English Wine Week runs from Saturday, 2nd June and continues until Sunday, 10th June 2012. The week will be celebrated in many vineyards around England through tastings, guided tours and tutorials. Great British Chefs asked wine blogger Alex Down from The Riesling Revolutionary and founder of Revolution Wine Tasting to give us the low down, on “British” or should that be “English” wine
In the month that sees the Queen celebrate her Diamond Jubilee and the start of Euro 2012, I thought I would chip in with my own show of patriotism by profiling the ever-improving English wine scene.
Photo by Food Stories
Despite attracting a lot of positive media coverage recently, it seems that for a lot of people the jury is still out when it comes to English wine. But, in fact, the story of English wine over the past couple of decades is really not so different from that of England’s cuisine.
Just as the food scene in Britain has undergone a recent revolution, giving rise to numerous destination restaurants and award-winning chefs, a similar revolution (albeit on a smaller scale) has been taking place in a number of our wineries, as many winemakers have raised their game to unprecedented heights, moving from the ranks of amateur to that of the professional.
Photo by Chris Osburn
This has not only led to an increase in the amount of English wine being produced (which is up a staggering twenty-five per cent in the last ten years) but also has crucially resulted in a rise in the quality of the wine being made. But don’t take my word for it – you only have to look at the raft of awards that English wines have received over the past few years, the latest being a Gold Medal for Cornwall based winery, Camel Valley, at the prestigious Decanter World Wine Awards. You can even now find a range of English wines stocked at most of our supermarkets here in Britain.
So, what is it that has caused this seismic shift in the fortunes of English wine? One of the key factors to the success of English wine has undoubtedly been the decision to plant grape varieties that are suited to our climate and soil. Fifty percent of the wine produced in England is sparkling and one of the aces up our sleeve is that certain areas across the South of England have a climate and soil type that is very similar to that of Champagne. Both regions benefit from south-facing slopes, chalk-based soil and Champagne is only marginally warmer. It has even been suggested that if global warming continues at its present rate, England’s climate will be better suited in twenty years time to growing Champagne style sparkling wines than Champagne!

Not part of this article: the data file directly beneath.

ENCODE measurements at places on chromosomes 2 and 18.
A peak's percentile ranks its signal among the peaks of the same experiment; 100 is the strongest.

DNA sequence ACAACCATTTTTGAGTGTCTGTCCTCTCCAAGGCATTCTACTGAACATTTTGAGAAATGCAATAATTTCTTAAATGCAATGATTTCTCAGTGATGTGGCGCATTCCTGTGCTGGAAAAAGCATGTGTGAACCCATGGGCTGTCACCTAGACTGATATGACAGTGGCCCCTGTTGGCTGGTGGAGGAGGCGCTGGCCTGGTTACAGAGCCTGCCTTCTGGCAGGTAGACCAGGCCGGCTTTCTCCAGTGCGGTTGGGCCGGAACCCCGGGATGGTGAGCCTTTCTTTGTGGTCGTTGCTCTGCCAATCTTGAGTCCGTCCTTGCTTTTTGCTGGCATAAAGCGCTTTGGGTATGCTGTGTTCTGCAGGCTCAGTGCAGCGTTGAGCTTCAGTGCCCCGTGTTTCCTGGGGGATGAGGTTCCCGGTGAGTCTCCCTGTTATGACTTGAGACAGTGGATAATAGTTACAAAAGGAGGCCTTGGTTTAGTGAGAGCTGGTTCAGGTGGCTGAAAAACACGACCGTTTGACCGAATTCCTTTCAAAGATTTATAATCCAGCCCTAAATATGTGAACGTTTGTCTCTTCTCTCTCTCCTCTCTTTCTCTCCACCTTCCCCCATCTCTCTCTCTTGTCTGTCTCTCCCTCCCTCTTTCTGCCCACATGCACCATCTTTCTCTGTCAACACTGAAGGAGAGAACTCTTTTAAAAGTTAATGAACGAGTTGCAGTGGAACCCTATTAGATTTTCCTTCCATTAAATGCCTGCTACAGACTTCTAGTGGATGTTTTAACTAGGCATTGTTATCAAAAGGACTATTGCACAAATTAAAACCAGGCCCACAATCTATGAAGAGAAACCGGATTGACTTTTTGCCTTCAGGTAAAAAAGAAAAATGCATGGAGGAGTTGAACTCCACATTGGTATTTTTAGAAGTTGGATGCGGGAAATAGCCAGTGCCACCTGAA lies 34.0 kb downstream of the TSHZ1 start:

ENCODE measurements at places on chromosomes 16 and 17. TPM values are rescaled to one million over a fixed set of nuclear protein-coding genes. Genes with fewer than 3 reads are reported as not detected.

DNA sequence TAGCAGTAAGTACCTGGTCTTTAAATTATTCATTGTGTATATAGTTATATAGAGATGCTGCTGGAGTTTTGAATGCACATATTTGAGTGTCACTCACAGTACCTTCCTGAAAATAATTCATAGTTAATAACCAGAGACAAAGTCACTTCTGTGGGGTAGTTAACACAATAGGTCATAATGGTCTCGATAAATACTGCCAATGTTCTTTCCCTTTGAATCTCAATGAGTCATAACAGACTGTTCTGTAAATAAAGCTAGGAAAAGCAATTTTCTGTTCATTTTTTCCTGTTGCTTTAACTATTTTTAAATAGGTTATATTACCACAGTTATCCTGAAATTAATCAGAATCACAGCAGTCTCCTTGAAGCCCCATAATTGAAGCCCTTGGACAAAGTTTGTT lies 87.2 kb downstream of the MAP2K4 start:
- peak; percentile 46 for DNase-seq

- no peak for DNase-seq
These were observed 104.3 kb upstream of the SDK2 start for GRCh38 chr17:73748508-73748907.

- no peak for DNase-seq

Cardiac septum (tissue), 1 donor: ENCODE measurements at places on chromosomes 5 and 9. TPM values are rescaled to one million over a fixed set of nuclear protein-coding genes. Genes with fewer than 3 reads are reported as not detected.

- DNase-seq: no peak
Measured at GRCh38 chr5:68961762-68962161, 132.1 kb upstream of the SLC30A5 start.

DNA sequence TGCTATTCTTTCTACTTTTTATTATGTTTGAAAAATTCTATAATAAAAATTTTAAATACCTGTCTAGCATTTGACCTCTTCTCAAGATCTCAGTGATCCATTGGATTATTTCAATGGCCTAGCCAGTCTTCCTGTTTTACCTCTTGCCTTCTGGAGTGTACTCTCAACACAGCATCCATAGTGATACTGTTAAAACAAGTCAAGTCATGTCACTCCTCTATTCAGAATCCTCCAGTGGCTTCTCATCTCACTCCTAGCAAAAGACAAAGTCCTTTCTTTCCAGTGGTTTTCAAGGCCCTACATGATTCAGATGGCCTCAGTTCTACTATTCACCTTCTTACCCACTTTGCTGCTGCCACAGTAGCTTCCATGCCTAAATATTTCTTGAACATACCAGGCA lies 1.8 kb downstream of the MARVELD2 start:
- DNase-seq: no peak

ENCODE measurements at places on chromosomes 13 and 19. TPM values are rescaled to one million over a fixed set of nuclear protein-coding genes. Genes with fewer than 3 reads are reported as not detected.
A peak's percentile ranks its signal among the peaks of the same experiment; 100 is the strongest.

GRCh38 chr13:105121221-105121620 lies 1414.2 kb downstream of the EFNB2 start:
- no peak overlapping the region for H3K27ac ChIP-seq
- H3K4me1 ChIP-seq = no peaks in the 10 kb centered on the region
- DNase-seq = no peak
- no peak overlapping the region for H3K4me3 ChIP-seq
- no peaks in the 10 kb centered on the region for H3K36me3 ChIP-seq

Photo by Eating East
Unsurprisingly, a number of wineries in the South have already cottoned-on to the fact that if they plant one or more of the Champagne grape varieties (i.e. Chardonnay, Pinot Noir, Pinot Meunier), they stand a great chance of producing world-class sparkling wines. Denbies, Nyetimber and Bolney Wine Estate are all great examples of wineries based in that area that have taken full advantage of this to great effect.
Photo by imcountingufoz
While the growing conditions in England may favour a sparkling style of wine, we should not overlook the good progress that is also being made by the still wines. The white wines – often made from either the Bacchus or Ortega grape varieties – are coming on strong and their tart and zesty character often make a welcome accompaniment to fish or seafood. A number of good rosés are also being made and make for very pleasant quaffers on a warm summer’s day.
Of course, it would be misleading to say that it is all smiles and sunshine. The red wine is generally speaking not yet up to scratch, many of the still whites continue to be overpriced and our unpredictable climate means that any given vintage is never far from disaster. But, the important thing is to focus on the positives – English wine has made huge strides over the past few years and with a little help from global warming I really believe that its future potential is limitless. So, if you are not familiar with English wine why don’t you a give it a try – you may be pleasantly surprised!
p.s. if you want to know why I refer to “English wine” and not “British wine”, drop me an email to firstname.lastname@example.org and I’ll be happy to explain!